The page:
Hambāgu (ハンバーグ) is the Japanese transliteration of the Hamburger steak.
When the hamburger was introduced to Japan is not sure, but, it was already served the Hamburg as “German steak” or “Minchi ball” in restaurants, around the Meiji era. (1868 – 1912)
It is said that this meatball dish idea probably came from Salisbury steak, which originates from the US.
Salisbury steak is an American classic dish, which is made from a blend of ground beef and other ingredients served with gravy or brown sauce.
Since Salisbury steak is a version of Hamburg steak, the Japanese might name it “Hambāgu”.
Grond beef (and pork) were relatively affordable in Japan, so Hambāgu has become a very popular menu.
- What’s The Japanese Hamburg Steak?
- Staple Types Of Hambāgu Dish In Japan
- Hambāgu AND Hamburger Are Different Dishes In Japan
- How To Make Stewed “Nikomi” Hamburg
What’s The Japanese Hamburg Steak?
Japanese-style Salisbury steak aka Humburg Steak is supreme, juicy, tender, fluffy, ground beef and pork mix patty almost meatball served with several types of sauce such as Tonkatsu sauce, demi-glace sauce, tomato sauce, “Wafu” Japanese soy sauce-based sauce, tomato ketchup, etc…
In Japan, the standard ground meat is beef & pork mix, which brings the juicy, meaty, and tender hamburg steak.
Also, soaked Shokupan bread in milk is commonly used as one of the ingredients, which also brings super-fluffy hamburg steak.
Therefore, Japanese Humburg steak is totally different from what you think of beef patties or Italian meatballs.
Staple Types Of Hambāgu Dish In Japan
- Hambāgu served with western-style sauces
- Hambāgu served with Japanese-style sauces
- Stewed Hambāgu in Tomato sauce (called Nikomi Hambāgu)
- Tofu Hambāgu
- Menchi Katsu
- Loco moco
Hambāgu served with western-style sauces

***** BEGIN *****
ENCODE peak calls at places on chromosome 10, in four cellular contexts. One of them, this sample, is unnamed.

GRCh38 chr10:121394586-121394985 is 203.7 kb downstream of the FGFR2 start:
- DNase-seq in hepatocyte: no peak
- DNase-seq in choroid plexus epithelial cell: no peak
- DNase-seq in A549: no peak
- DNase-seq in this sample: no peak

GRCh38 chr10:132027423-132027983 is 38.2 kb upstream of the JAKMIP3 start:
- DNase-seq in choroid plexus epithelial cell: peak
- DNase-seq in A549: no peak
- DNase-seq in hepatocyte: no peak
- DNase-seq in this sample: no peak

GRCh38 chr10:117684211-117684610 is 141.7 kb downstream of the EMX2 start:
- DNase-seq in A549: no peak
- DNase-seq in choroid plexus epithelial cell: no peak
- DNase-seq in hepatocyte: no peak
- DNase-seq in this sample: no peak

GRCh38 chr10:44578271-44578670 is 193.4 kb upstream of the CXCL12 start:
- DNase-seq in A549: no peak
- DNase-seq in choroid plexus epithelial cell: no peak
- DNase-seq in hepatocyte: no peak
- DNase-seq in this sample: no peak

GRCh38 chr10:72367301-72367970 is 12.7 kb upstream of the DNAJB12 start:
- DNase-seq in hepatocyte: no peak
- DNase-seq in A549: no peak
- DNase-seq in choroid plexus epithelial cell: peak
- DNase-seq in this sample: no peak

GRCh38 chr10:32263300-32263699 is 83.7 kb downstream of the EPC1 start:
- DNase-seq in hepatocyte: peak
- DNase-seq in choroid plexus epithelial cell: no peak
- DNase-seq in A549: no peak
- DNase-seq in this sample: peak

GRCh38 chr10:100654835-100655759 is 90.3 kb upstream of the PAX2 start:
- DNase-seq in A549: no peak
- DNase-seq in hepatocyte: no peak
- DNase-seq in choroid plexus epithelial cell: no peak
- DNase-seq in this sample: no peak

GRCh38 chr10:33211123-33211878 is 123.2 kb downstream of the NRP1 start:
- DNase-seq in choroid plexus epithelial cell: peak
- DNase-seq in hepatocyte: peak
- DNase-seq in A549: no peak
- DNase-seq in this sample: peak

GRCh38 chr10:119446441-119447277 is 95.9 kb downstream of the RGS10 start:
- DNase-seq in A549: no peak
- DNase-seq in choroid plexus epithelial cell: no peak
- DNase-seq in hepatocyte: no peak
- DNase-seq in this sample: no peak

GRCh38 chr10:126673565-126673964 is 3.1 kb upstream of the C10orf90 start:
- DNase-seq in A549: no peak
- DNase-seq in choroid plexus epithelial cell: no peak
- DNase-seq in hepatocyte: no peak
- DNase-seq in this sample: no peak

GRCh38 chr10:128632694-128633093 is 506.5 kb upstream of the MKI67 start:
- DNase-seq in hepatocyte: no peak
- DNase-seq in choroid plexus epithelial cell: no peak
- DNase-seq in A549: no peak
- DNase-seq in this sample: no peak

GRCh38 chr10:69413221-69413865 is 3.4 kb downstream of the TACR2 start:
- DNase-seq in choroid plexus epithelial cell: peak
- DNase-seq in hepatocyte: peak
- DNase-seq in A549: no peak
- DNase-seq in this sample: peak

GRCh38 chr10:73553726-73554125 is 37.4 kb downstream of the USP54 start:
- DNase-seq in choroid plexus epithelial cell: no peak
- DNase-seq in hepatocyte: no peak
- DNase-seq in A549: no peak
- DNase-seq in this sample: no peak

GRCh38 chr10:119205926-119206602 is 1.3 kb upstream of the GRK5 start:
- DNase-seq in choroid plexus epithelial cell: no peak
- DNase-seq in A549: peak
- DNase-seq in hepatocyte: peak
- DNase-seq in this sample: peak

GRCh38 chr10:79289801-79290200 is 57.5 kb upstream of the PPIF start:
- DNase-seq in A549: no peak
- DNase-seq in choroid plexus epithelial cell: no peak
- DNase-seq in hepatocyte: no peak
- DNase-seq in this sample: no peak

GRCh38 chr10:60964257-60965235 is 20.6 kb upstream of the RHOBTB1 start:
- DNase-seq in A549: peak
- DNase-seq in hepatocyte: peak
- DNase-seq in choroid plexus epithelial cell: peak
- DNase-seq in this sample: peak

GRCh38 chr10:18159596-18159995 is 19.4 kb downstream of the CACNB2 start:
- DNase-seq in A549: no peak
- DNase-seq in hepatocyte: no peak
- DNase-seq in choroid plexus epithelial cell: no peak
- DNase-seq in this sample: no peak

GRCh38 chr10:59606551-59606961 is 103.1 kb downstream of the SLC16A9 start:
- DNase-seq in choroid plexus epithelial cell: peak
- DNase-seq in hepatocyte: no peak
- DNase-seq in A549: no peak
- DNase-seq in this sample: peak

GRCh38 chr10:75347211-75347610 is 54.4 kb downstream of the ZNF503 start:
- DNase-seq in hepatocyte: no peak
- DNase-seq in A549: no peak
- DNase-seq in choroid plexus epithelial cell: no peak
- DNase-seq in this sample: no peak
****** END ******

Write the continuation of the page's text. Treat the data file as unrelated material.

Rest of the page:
The most common Hambāgu sauce is demi-glace sauce.
Demi-glace sauce is a classic French sauce made from beef stock, chicken stock, and even vegetable stock.
In Japan, we use this rich flavorful brown sauce, especially for Yoshoku, western-style dishes.
Hambāgu served with Japanese-style sauces
Japanese-style is called “Wafu” (和風) in Japanese, and Hambāgu with Japanese-style sauce is called “Wafu Hambāgu”.
Wafu sauce is surely made of soy sauce.
Also, grated fresh Daikon radish is served as a topping which brings a refreshing flavor to juicy Hambāgu and is often called “Oroshi Hambāgu”.
Stewed Hambāgu in Tomato Sauce
Stewed Hambāgu in Tomato Sauce (or other sauces) is especially called “Nikomi Hambāgu” (煮込みハンバーグ).
My mom’s recipe is always Nikomi Hambāgu since you don’t have to worry about undercooked ground meat.
It also makes sauce rich and delicious by stewing Hambāgu in the sauce.
Tofu hamburger is made of all-tofu or partially added tofu to ground beef and pork.
Using tofu can help to reduce calories and also be expected to intake protein and fibers.
In case mixing Tofu and ground meat, tofu flavor will be actually gone, so it’s popular diet food in Japan.
First of all, the word “menchi” (メンチ) literally means ground beef and pork mix (as I said, the beef and pork mix is the standard ground meat in Japan, ) which comes from the English word “mince.”
Menchi katsu is deep-fried Hambāgu in a coating of breadcrumbs.
Menchi katsu is popular deli food/take-out food/ street food since it is hard to deep-fry perfectly at home.
It is often sold as the specialty at butchers in old-fashioned market streets in Japan called “Shoten-gai”.
Loco Moco (Don)
This popular Hawaiian cuisine is also popular in Japan.
Hambāgu, demi-glace sauce, runny sunny side up egg, sticky rice-all Japanese favorites.
Hambāgu AND Hamburger Are Different Dishes In Japan
It’s funny or confusing, but, it’s the fact in Japan that Hambāgu and Hamburger refer to two different dishes.
Hambāgu is the Japanese-style Salisbury steak, and hamburger (ハンバーガー) is literally a hamburger which a meat patty sandwiched with a round bun.
Moreover, we call hamburgers for the food not only with ground meat patties but also with any stuffing served between two halves of a round bun.
It seems like the sandwich dish served between two halves of a round bun is “a hamburger” and served between two pieces of bread is “a sandwich” in Japanese.